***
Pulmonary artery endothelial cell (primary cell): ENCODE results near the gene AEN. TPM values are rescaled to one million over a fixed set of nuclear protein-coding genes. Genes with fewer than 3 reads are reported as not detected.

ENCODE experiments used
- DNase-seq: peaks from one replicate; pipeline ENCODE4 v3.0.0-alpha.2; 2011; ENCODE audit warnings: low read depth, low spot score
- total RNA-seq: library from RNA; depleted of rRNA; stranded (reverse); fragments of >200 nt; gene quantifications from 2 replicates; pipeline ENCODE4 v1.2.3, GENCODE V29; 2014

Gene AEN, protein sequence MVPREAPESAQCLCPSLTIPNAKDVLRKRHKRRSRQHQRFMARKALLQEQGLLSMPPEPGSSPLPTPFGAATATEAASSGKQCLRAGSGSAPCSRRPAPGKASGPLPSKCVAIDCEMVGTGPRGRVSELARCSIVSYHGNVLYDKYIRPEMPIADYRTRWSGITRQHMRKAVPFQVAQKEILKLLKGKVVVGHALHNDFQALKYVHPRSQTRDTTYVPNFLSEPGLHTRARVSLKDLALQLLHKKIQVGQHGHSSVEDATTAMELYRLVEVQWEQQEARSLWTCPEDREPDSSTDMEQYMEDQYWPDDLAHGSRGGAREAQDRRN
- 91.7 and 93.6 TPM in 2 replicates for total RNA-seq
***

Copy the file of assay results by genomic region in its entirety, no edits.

Pulmonary artery endothelial cell (primary cell): ENCODE results near the gene AEN. TPM values are rescaled to one million over a fixed set of nuclear protein-coding genes. Genes with fewer than 3 reads are reported as not detected.

ENCODE experiments used
- DNase-seq: peaks from one replicate; pipeline ENCODE4 v3.0.0-alpha.2; 2011; ENCODE audit warnings: low read depth, low spot score
- total RNA-seq: library from RNA; depleted of rRNA; stranded (reverse); fragments of >200 nt; gene quantifications from 2 replicates; pipeline ENCODE4 v1.2.3, GENCODE V29; 2014

Gene AEN, protein sequence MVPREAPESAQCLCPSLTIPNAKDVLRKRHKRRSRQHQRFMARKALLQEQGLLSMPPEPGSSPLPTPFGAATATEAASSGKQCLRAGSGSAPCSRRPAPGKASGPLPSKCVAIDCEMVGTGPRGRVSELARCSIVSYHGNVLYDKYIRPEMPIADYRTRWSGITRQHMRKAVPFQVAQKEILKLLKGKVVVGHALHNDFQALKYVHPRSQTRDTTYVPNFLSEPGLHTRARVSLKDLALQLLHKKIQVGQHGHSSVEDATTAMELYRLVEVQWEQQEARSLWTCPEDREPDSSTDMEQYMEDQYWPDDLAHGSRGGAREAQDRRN
- 91.7 and 93.6 TPM in 2 replicates for total RNA-seq